Dubbed the Superman of Bowhunting, 67-year-old Archie Nesbitt comes by the title honestly. For starters, he’s the first bowhunter to achieve a Grand Slam of North American Sheep (four species), the Ovis World Slam (12 sheep species) and the Capra World Slam (12 wild goat species). As well, Nesbitt has more than 330 big-game entries in Safari Club International’s record books and holds 102 world records, all accomplished with bow and arrow, and most by spotting and stalking. Pursuing big game aside, the Calgary bowhunter is just as dedicated to conservation—in 2015, SCI awarded him the coveted C.J. McElroy Award for his 30-year commitment to wildlife and wild places. So, how does Nesbitt successfully stalk so many animals? We asked him to share his secrets.
“You have to always know the wind. It can be the ultimate enemy or the ultimate benefit,” Nesbitt says, adding that you want it to be fairly steady and in your favour. “That’s the number one commandment for me.” You should also frequently test the wind direction and speed, pay attention to currents and thermals, and be ready to change your game plan as needed. “You have to be ready to make a 180-degree turn if the wind changes,” he says. To test the wind’s direction, Nesbitt says you don’t need to buy commercial powder or expensive equipment. Instead, he recommends an old favourite of guides—a sock filled with ashes. “You just have to shake it a little,” he says. “And always keep the wind in your face or stay crosswind to the animal you’re after.”
Before heading out, Nesbitt says you must check your bow, quiver, backpack and any other gear to ensure nothing will make any noise during your stalk. That might mean tightening screws or taping zippers, for example. As well, your apparel must be made of soft, silent fabrics, he says, and your stalking boots must be soft-soled. “For decades, I’ve worn Schnee’s rubber-bottomed leather-top boots. I have a pair with no liner, a pair with a medium liner and another pair for when it’s -30°C.”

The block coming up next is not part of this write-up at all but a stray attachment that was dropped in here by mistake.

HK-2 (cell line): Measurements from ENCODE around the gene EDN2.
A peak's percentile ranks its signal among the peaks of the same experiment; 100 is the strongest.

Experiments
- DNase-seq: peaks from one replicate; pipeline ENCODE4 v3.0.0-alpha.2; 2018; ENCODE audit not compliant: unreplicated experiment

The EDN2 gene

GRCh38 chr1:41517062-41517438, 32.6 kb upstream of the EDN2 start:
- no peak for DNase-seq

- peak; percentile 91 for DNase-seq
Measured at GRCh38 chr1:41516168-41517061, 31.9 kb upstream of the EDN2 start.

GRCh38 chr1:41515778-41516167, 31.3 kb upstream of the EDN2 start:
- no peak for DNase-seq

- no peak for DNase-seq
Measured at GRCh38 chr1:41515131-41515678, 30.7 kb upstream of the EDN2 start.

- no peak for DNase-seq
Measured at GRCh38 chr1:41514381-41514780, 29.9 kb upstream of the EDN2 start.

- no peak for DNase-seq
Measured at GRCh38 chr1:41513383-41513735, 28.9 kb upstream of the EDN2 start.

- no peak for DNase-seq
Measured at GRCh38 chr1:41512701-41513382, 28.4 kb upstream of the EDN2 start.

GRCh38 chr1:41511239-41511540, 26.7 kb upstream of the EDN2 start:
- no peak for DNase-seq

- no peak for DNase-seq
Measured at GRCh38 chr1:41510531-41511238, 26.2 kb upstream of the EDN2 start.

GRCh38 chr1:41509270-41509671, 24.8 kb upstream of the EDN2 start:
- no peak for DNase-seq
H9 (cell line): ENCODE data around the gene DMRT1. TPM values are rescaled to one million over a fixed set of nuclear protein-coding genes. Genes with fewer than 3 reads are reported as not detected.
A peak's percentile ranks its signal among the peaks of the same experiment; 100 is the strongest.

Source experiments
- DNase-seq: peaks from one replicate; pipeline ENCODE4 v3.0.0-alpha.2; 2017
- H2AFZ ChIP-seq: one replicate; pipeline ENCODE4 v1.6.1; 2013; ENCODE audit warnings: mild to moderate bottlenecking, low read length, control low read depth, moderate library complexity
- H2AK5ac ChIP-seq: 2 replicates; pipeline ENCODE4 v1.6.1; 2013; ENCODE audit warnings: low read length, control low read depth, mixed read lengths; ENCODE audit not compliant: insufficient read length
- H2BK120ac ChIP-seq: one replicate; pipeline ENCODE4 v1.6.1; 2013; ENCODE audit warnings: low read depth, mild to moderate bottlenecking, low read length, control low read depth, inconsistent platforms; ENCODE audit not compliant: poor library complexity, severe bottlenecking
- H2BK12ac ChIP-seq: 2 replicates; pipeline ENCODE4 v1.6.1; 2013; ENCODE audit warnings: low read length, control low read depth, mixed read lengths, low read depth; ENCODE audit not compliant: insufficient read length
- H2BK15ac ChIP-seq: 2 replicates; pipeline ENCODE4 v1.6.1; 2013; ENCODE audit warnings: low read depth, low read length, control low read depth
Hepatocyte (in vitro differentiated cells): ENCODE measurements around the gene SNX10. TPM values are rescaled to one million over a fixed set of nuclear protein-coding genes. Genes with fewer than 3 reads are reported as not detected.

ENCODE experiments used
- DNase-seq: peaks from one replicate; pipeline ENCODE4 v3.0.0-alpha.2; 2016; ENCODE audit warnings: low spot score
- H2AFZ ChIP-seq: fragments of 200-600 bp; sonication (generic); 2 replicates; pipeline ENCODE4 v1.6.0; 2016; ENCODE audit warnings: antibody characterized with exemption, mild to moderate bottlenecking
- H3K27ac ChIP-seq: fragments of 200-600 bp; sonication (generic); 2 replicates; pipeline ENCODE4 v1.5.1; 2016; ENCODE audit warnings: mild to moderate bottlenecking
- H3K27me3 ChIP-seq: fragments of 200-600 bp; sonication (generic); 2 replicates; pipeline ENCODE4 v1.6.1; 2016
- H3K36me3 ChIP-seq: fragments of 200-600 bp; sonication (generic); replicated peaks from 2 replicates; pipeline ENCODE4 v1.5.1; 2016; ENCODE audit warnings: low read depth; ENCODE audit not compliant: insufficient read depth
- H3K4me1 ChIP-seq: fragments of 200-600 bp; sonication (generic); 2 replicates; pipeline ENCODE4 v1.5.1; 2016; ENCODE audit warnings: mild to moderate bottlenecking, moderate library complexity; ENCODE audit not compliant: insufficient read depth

Nesbitt says hunters can’t completely control their scent during a stalk. “Your whole body is excreting odours, and animals are just so sensitive,” he says. “Their noses are their best defence” That said, Nesbitt advocates masking your scent under two scenarios. ”If you’re stationary, it’s a great thing. As well, putting on a scent in the final stalk when you’re going to get really close gives you a bit more confidence.”
If an animal sees you but doesn’t bolt, you may still be able to take it, Nesbitt says, if you stop moving. “An animal will stare and stare at you, but if you don’t move for as long as it takes the animal to decide if you’re a threat, you’re usually okay to continue.”